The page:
The Gharibs had a problem. Their son, Rami, 24, was under arrest after a bitter divorce saw a local court demand he pay his ex-wife a monthly allowance he could not afford.
The only way out for the family, from the Jabaliya refugee camp, was to seek mediation between themselves and their erstwhile in-laws. For help, the Gharibs turned to Um Rashid.
“For over three months and with the intervention of various local men of reconciliation, we were not able to bridge our differences. That was until Um Rashid showed up,” Mahdi Gharib, Rami’s eldest brother, told The Electronic Intifada.
Calling her the mukhtara (the feminine form of the masculine mukhtar, or family chief), Mahdi detailed the standoff that Um Rashid – at the suggestion of the police – helped resolve.
“When I contacted the mukhtara, she promptly intervened with Rami’s ex-mother-in-law,” said Mahdi. “In less than one day, the mother-in-law agreed to the divorce, after they agreed that my brother would give back jewelry that had been given as dowry and spend a certain amount of money on their 2-year-old son every month.”
The “social reconciliation lady”
Um Rashid, also known as Ulfat Anbar, is one of a small number of women in the occupied Gaza Strip who are acting as mediators in family disputes, a role that has typically fallen to men.
Though their role is controversial, a dramatic increase in the number of divorces, and subsequently of women fending for themselves, is necessitating a deviation from customary methods of mediation.
Anbar got involved in the resolution of various family disputes across Gaza as a result of her affiliation to the Association of Family Chiefs – a grouping of mukhtars that mediate family arguments – in Gaza City.
Speaking to The Electronic Intifada at her family home in the Nasser neighborhood of northern Gaza City, Anbar, 48, said her role as a “social reconciliation lady” – this is how she prefers to be described – was partly informed by personal experience.
“Back in the 1990s, I was close to divorce. At the time, I was shuttling between Gaza and Saudi Arabia with my then small children. But, though my problems were quite pressing, I decided to maintain my marriage for the sake of my children,” Anbar recalled.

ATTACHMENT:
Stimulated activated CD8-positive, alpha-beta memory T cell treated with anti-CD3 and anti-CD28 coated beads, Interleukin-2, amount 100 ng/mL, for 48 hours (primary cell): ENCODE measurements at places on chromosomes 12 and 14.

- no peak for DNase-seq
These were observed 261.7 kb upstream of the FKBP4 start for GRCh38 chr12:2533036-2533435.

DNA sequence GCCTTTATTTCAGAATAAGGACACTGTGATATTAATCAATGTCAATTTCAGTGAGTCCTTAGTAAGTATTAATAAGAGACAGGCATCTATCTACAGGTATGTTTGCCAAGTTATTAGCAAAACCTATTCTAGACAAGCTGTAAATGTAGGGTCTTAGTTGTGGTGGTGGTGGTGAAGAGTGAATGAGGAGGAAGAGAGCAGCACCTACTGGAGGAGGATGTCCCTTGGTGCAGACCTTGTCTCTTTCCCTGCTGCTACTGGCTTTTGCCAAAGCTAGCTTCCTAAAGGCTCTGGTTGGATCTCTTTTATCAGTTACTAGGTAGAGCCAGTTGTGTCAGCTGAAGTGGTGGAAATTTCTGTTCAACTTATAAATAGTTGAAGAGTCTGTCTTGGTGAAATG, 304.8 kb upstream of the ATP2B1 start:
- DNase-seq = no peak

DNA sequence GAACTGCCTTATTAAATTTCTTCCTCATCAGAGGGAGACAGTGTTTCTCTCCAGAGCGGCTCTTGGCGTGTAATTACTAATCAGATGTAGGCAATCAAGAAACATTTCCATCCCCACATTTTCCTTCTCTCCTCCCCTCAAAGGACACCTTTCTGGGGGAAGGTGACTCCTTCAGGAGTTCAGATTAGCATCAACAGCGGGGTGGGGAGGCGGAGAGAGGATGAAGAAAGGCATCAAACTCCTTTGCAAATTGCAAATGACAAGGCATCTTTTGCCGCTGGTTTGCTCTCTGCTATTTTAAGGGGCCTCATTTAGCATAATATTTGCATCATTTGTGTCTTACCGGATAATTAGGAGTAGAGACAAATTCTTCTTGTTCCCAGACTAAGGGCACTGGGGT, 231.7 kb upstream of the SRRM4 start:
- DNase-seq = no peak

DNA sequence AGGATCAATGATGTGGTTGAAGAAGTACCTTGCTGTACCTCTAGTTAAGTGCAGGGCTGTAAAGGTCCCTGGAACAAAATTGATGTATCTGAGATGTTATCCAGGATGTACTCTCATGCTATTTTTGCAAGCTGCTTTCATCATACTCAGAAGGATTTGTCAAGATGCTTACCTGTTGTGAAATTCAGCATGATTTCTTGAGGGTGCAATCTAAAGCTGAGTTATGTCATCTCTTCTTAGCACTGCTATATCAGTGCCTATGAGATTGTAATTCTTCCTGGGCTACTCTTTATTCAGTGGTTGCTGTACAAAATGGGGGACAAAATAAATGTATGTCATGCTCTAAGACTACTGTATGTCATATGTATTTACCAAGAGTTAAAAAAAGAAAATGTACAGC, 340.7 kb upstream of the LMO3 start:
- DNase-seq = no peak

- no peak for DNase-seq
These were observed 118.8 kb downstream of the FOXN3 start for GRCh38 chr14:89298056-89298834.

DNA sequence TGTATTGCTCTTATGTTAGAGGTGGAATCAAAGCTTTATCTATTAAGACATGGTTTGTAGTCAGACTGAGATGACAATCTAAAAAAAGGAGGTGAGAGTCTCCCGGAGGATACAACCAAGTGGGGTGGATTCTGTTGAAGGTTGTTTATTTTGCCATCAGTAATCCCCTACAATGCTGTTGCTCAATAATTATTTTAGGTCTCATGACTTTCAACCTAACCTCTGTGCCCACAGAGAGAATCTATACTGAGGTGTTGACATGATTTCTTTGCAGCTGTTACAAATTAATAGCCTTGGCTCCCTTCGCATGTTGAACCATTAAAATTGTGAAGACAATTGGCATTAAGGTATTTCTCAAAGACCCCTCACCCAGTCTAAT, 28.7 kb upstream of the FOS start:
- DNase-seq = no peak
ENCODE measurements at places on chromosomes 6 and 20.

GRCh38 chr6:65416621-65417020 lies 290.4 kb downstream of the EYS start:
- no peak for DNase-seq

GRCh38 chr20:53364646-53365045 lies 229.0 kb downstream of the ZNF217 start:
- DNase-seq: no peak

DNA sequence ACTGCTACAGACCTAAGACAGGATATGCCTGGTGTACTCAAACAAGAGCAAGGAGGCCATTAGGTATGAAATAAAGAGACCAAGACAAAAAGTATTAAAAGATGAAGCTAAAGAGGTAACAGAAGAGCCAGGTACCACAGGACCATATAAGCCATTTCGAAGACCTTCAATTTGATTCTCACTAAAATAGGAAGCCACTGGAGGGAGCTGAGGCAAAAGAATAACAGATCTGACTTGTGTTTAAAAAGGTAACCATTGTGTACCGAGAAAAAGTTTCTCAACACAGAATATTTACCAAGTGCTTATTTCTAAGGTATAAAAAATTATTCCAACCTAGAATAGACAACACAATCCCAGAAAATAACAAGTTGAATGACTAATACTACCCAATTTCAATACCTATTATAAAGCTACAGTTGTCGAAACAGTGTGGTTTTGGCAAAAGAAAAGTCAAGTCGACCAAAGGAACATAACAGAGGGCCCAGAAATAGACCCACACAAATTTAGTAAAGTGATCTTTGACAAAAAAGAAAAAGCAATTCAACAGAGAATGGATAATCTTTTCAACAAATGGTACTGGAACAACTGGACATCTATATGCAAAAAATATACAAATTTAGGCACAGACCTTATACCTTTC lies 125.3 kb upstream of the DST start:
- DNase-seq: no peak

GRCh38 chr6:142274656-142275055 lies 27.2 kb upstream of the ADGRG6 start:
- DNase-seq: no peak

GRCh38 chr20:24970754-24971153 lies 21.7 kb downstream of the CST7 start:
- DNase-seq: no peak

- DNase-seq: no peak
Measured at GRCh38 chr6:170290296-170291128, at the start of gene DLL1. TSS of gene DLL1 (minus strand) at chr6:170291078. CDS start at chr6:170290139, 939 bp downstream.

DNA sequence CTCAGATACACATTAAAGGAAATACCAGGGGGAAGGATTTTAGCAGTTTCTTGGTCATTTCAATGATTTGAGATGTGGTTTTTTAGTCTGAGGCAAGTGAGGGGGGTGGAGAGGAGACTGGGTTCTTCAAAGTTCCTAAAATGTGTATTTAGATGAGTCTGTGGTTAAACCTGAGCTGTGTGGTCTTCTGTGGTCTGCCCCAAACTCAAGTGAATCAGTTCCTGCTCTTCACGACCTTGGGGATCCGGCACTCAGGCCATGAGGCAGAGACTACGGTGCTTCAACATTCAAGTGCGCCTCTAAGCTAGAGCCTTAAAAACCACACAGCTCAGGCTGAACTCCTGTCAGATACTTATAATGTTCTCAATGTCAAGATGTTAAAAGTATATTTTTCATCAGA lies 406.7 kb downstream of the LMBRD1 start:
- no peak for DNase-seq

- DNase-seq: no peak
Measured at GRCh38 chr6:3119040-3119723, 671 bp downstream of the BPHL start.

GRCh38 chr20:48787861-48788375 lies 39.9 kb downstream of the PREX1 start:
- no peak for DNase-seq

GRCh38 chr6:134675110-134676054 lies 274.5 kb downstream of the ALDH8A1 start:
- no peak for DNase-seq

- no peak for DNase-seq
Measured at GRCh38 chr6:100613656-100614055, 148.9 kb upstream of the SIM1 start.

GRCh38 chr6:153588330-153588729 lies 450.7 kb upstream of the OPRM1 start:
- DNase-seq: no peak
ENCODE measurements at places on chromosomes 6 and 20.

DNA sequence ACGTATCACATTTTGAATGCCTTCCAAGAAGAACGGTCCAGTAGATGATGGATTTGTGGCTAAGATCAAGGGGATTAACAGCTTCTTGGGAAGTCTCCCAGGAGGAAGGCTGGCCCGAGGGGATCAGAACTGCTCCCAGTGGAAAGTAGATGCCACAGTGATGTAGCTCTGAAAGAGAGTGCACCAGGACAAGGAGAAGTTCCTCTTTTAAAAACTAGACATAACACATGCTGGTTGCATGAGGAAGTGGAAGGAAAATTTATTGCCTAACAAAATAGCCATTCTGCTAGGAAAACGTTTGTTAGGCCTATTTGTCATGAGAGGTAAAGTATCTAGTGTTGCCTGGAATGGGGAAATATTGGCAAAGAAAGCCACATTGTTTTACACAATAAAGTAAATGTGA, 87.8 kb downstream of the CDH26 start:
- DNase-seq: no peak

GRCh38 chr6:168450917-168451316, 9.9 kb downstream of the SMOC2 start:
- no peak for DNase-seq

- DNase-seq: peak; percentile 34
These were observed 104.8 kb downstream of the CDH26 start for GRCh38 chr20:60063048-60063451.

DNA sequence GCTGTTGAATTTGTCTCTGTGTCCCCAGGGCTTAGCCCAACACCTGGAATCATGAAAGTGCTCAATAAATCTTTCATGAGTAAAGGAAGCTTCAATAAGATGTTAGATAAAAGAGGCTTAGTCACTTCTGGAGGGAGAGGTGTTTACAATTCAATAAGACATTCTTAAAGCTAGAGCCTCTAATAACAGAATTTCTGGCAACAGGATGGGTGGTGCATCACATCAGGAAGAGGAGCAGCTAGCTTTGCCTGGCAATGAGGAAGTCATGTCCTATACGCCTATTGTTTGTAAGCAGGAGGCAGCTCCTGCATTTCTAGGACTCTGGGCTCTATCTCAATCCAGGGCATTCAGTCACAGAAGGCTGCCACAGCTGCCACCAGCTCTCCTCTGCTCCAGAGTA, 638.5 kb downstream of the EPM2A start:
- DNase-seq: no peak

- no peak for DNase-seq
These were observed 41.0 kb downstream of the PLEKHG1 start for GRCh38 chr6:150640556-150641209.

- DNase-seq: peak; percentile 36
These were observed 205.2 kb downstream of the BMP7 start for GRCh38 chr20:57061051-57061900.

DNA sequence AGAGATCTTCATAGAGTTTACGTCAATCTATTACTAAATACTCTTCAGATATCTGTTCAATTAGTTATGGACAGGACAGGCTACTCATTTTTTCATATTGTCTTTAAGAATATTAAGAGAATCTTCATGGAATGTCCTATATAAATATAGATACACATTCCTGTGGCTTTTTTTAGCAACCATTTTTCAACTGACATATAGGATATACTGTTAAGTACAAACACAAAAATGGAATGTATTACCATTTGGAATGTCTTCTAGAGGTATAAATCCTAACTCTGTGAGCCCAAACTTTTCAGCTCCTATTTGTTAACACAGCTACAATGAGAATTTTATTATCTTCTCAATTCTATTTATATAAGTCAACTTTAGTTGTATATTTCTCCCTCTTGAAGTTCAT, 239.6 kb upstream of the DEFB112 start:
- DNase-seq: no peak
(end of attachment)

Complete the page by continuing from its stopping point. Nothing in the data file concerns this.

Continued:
Later political involvement also helped improve her ability to communicate with different people, she said. For over 15 years, Anbar was secretary of the Palestinian People’s Party, the communist party, in the Sheikh Radwan neighborhood of Gaza City.
“My work with that committee boosted my social skills and introduced me to many in the local community.”
She began her connection with the Association of Family Chiefs in 2016. And over the past year-and-a-half, Anbar said, she has helped mediate more than 35 family disputes, mainly divorce cases.
Anbar now spends much of her week outside her home helping others solve their problems.
“It is important to me. I thrive on helping people resolve their problems,” Anbar said. “I strongly believe in the blessings I might get from doing so, a conviction based on our Arab and Islamic traditions.”
Her family – husband and four grown children – has no objections, even if they are at times wary when the conflict resolution takes place at home. Reem Anbar, 27, said her mother had the family’s full support.
“We only object sometimes, when individuals come to our home for mediation,” Reem said.
The role of family mediator is customarily one reserved for men and specifically mukhtars, and the rise of Anbar and women like her has met some resistance in Gaza.
Both Tawfiq Abu Ghraiban of the central Gaza Strip and Mahmoud Thabet of the northern Gaza Strip, leading mukhtars, agree that women have a valuable role to play in family mediation.
“A woman’s role in reconciliation cannot be denied,” said Abu Ghraiban, a Bedouin mukhtar from the Nuseirat refugee camp in the central Gaza Strip. He offered the example of his 85-year-old mother, who helps him when women need to give intimate testimony that customarily only another woman can hear.
“In these instances, my mother is the only one who can either listen to these women or understand any possible injuries they have suffered,” Abu Ghraiban said. “Only after that can I, as a judge, pass judgment.”
“I would agree to a certain extent to the role of women in solving some disputes,” Thabet also acknowledged, “a role that is similar to what Um Rashid is doing.”